Efforts to bring the Acid mine drainage (AMD) problem in the Witwatersrand under control are gaining momentum with the short term project currently being implemented while a detailed feasibility study is underway to develop long-term AMD strategies to address it in the long run.
This was among the key issues discussed at the meeting of the Strategy Steering Committee (SSC) of the Vaal River System (VRS) aimed at assessing progress made toward the implementation of the Reconciliation Strategy developed for this System.
The strategic actions needed to sustain supply from the Vaal River System are:
• Eradicate unlawful irrigation water use by the year 2013;
• Continue with the implementation of Water Conservation and Water Demand Management (WC/WDM) to achieve further targeted savings by 2015;
• Implement Phase 2 of the Lesotho Highlands Water Project (LHWP) to deliver water to the VRS by the year 2020; and
• Treat the mine effluent to potable standard and re-use in the Rand Water supply area and optimise the re-use of return flows over the longer term; and
• Implement the Integrated Water Quality Management Plan for the Vaal River.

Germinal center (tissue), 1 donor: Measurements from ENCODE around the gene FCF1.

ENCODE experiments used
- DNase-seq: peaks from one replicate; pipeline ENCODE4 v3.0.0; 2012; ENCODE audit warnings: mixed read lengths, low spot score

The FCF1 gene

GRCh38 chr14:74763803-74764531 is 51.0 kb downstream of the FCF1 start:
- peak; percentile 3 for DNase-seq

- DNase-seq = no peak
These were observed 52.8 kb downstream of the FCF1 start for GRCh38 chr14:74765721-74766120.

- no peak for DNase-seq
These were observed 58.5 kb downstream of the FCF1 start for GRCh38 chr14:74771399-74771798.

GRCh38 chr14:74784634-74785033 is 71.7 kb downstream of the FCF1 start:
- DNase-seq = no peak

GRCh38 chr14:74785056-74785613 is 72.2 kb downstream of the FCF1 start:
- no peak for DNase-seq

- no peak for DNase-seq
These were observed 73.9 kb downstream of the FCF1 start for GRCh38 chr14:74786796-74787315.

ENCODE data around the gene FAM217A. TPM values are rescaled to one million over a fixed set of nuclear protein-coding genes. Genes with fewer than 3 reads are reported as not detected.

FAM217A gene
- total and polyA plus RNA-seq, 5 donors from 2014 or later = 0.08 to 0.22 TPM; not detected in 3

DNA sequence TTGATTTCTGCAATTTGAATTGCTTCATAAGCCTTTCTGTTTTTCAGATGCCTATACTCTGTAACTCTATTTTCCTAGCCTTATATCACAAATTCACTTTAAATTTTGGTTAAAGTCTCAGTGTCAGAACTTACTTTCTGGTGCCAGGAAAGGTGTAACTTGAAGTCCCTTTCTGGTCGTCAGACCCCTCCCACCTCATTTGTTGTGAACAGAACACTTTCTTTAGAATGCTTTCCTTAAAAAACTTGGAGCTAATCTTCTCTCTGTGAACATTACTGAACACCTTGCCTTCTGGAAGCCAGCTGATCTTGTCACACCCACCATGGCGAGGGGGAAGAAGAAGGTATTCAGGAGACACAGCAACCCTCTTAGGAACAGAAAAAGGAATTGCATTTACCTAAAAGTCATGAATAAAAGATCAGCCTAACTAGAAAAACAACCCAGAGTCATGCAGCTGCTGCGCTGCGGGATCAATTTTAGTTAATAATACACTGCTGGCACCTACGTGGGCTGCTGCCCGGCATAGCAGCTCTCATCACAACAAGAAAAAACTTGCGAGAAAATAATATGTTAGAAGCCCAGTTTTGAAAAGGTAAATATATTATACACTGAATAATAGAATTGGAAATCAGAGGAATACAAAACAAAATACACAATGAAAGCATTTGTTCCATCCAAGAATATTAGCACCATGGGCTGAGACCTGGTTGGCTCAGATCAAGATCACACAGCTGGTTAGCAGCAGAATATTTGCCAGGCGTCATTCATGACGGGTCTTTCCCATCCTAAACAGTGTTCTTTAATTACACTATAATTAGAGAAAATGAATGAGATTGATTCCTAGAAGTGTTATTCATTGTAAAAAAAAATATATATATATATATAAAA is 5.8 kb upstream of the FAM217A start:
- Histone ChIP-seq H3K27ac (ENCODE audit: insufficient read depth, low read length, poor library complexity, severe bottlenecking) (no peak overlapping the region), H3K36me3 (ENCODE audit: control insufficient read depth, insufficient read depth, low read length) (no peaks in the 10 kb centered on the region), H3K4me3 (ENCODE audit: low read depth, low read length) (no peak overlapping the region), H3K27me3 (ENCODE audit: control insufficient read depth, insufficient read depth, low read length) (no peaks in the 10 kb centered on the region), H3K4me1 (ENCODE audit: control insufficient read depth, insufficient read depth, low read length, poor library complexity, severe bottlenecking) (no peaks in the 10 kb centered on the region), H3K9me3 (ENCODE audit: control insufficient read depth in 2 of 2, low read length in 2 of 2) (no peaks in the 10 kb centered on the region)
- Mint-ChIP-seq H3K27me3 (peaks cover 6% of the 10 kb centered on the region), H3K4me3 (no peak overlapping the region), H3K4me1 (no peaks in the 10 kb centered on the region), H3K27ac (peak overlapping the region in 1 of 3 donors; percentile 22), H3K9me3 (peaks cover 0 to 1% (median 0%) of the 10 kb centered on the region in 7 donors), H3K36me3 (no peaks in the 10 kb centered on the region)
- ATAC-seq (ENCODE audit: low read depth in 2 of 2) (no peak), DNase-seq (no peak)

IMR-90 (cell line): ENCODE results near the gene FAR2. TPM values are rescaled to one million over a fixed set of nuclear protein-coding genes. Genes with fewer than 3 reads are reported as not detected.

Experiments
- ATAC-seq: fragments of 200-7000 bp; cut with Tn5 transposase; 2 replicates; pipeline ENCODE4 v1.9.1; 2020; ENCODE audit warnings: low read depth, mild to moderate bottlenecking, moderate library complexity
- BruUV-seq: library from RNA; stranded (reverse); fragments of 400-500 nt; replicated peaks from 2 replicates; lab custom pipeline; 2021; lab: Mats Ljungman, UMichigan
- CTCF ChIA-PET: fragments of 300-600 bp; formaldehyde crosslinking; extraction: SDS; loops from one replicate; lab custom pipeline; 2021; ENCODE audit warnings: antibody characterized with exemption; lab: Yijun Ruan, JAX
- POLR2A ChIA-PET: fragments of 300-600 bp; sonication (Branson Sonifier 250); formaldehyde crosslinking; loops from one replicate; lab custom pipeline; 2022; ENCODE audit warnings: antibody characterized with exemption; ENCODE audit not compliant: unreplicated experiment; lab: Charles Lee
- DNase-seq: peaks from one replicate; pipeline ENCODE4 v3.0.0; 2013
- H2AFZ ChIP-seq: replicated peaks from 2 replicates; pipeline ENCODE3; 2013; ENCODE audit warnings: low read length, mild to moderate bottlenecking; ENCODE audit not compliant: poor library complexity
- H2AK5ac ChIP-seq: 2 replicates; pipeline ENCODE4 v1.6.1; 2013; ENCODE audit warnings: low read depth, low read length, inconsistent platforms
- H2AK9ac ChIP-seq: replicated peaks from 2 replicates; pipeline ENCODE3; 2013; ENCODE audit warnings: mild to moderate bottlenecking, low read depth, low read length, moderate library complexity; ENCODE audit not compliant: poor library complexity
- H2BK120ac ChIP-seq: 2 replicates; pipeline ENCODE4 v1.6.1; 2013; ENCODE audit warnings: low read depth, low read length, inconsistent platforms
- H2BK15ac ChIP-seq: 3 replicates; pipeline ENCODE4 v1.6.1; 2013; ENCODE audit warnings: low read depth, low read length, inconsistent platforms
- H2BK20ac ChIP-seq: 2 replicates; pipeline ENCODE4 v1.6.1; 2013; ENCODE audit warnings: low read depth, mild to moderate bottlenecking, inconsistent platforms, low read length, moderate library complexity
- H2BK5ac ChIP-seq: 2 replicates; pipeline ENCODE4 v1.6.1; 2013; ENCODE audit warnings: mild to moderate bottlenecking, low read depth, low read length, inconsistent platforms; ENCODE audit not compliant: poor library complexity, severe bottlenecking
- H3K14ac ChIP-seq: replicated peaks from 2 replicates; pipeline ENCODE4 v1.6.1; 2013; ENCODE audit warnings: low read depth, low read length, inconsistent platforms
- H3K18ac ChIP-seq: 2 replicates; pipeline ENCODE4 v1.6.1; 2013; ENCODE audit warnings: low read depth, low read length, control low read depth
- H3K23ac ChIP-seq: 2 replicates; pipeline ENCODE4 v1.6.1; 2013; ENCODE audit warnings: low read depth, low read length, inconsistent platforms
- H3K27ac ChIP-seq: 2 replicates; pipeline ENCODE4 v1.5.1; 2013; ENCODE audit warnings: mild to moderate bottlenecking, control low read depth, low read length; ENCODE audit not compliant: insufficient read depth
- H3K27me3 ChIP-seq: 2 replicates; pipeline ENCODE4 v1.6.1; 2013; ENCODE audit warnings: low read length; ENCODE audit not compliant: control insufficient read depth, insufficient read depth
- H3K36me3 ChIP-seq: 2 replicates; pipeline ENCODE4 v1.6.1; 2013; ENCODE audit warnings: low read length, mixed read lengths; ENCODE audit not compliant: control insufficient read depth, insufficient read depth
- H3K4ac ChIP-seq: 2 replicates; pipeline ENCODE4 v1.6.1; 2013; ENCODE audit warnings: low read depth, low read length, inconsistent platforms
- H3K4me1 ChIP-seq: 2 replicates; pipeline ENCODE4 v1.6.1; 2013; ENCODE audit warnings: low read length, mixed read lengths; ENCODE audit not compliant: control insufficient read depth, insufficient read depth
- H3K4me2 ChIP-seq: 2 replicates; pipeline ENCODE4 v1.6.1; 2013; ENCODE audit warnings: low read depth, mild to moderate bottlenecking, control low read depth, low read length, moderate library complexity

Eradication of unlawful irrigation water use
The unlawful use of water by irrigation farmers has been identified as a practice which is putting the VRS water supply balance at significant risk. Good progress has been made with the validation and verification of water use in all three of the Vaal Water Management Areas (WMAs). The eradication of unlawful irrigation water use in the VRS will, however, not be met as planned by the end of 2012, but the aim is to address two thirds of possible unlawful use by May 2013 and the remainder soon thereafter.
Water Conservation and Water Demand Management
Curbing water losses from municipal water supply systems remains a key strategic action. To drive this intervention the Department has set a target saving total of 15% by 2015 (Project 15%) based on individual targets that was set for all the municipalities.